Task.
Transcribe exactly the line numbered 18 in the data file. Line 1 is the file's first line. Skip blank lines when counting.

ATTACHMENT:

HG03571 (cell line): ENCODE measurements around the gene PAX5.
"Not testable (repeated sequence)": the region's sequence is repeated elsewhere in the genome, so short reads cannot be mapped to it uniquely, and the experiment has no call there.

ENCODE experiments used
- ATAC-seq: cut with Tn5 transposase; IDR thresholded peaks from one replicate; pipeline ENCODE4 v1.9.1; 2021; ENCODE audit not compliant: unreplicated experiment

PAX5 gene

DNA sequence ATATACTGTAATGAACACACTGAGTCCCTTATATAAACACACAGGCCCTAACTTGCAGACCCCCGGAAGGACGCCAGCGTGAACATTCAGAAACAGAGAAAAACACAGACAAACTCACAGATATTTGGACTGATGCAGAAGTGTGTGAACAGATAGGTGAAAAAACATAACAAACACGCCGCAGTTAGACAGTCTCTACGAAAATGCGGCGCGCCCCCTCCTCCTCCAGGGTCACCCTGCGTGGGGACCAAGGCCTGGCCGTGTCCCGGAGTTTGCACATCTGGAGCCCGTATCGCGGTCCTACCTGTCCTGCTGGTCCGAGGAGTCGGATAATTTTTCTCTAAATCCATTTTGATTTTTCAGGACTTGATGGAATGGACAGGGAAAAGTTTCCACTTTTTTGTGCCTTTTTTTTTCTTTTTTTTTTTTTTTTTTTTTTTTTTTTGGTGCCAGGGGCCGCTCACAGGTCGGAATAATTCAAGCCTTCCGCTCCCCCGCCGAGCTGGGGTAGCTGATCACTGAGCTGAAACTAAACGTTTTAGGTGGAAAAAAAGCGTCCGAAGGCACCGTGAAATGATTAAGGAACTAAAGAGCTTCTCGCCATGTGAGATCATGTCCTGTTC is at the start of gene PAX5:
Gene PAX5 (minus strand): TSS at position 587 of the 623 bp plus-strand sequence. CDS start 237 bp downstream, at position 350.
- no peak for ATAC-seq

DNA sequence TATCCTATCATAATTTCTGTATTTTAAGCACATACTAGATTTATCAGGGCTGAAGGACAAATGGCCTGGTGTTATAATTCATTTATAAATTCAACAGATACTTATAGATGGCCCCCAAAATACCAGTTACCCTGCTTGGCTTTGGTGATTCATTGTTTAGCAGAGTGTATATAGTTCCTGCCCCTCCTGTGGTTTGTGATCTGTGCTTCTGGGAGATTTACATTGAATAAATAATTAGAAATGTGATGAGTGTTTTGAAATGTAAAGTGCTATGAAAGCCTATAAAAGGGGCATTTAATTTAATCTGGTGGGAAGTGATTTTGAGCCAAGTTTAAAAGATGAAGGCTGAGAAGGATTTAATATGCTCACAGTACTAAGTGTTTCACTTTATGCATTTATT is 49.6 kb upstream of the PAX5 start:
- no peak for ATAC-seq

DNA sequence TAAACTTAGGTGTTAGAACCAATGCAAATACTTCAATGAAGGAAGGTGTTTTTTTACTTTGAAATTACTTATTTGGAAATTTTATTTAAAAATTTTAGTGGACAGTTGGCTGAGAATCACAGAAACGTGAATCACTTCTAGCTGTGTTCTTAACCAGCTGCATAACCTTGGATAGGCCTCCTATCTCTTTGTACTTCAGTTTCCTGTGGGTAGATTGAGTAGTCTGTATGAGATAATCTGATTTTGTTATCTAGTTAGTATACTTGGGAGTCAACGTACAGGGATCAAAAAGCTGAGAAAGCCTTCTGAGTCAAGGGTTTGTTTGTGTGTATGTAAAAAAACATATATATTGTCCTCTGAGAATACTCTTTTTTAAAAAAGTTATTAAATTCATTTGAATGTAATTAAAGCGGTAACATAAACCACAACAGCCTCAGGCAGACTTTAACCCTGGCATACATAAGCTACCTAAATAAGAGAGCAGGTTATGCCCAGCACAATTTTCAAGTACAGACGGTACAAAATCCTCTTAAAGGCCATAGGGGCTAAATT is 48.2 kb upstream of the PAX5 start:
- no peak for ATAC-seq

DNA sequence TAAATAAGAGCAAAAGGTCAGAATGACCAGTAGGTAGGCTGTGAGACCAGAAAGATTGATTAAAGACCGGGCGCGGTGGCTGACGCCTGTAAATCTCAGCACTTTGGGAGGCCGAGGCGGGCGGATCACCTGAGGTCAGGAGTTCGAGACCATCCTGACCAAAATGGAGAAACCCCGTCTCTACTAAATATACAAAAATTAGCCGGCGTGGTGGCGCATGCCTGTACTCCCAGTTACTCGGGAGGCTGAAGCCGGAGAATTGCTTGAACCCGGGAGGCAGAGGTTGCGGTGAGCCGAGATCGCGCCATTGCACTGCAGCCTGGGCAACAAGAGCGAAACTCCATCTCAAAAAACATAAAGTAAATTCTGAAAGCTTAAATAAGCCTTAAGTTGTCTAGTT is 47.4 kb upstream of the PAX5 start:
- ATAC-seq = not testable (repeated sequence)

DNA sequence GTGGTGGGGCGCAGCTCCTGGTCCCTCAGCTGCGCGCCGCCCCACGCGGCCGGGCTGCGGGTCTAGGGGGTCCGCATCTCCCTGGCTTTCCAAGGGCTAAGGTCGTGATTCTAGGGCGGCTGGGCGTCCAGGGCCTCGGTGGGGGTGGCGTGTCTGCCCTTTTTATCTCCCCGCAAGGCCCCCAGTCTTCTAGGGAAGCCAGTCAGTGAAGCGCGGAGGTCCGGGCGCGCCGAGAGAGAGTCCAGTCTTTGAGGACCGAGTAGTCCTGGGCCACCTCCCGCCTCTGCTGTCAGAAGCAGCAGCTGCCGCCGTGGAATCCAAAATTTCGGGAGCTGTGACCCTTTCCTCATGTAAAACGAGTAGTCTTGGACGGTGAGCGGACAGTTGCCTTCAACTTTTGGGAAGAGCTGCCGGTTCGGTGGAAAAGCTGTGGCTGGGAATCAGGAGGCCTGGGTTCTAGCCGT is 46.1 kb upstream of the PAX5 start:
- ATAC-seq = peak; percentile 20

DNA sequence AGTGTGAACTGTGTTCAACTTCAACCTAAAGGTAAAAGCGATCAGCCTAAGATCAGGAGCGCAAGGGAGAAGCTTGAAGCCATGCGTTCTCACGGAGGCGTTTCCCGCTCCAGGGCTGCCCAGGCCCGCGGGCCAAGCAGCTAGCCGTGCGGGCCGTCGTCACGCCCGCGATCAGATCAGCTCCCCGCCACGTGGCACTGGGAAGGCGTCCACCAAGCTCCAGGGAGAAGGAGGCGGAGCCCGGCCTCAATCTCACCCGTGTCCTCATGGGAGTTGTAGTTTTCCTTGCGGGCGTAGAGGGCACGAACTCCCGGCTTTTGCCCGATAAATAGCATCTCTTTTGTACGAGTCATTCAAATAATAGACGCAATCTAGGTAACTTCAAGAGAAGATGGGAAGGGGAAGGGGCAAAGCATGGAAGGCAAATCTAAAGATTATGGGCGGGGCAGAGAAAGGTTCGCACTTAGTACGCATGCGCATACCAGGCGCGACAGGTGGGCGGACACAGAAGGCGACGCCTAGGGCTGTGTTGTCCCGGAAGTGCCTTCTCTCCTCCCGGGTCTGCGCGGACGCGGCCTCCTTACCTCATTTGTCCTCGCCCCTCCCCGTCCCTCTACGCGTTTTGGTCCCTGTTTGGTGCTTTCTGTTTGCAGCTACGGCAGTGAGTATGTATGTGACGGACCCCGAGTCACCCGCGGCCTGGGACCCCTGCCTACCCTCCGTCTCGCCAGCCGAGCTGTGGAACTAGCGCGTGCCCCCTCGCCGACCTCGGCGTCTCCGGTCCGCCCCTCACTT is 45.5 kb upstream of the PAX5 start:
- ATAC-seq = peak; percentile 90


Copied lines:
- ATAC-seq = peak; percentile 90